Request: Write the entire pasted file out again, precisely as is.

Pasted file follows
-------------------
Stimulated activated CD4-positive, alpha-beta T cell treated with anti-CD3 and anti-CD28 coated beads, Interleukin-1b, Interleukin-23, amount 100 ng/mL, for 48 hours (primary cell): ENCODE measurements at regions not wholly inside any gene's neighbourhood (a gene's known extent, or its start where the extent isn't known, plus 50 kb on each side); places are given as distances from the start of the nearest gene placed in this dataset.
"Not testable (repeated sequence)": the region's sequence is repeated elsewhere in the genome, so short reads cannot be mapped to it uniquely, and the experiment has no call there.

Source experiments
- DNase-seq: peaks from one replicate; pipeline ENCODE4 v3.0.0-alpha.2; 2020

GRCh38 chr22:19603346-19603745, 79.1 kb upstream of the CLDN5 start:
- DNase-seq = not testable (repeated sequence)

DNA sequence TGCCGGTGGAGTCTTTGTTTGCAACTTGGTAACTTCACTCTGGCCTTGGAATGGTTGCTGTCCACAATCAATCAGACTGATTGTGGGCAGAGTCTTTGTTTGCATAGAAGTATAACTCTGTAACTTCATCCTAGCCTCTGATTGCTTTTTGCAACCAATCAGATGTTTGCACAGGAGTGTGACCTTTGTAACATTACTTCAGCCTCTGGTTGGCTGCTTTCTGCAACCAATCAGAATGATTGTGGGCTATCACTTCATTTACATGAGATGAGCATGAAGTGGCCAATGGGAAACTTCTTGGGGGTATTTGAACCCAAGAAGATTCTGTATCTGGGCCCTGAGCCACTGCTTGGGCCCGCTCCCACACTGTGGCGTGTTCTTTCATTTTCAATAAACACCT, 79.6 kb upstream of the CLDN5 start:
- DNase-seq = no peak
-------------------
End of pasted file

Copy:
Stimulated activated CD4-positive, alpha-beta T cell treated with anti-CD3 and anti-CD28 coated beads, Interleukin-1b, Interleukin-23, amount 100 ng/mL, for 48 hours (primary cell): ENCODE measurements at regions not wholly inside any gene's neighbourhood (a gene's known extent, or its start where the extent isn't known, plus 50 kb on each side); places are given as distances from the start of the nearest gene placed in this dataset.
"Not testable (repeated sequence)": the region's sequence is repeated elsewhere in the genome, so short reads cannot be mapped to it uniquely, and the experiment has no call there.

Source experiments
- DNase-seq: peaks from one replicate; pipeline ENCODE4 v3.0.0-alpha.2; 2020

GRCh38 chr22:19603346-19603745, 79.1 kb upstream of the CLDN5 start:
- DNase-seq = not testable (repeated sequence)

DNA sequence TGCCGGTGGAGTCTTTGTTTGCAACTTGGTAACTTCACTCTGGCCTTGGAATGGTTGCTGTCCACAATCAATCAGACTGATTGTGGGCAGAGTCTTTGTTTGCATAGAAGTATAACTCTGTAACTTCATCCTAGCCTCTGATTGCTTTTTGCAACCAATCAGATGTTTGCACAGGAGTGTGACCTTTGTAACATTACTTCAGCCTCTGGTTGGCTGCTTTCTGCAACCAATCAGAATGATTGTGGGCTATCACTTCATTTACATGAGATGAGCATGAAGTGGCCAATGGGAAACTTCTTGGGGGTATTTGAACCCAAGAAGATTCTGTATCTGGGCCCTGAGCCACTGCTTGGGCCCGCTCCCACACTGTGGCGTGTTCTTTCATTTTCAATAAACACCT, 79.6 kb upstream of the CLDN5 start:
- DNase-seq = no peak